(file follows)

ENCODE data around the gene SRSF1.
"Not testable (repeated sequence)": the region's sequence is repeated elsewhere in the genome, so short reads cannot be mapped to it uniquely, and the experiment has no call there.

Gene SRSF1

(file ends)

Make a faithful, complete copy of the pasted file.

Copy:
ENCODE data around the gene SRSF1.
"Not testable (repeated sequence)": the region's sequence is repeated elsewhere in the genome, so short reads cannot be mapped to it uniquely, and the experiment has no call there.

Gene SRSF1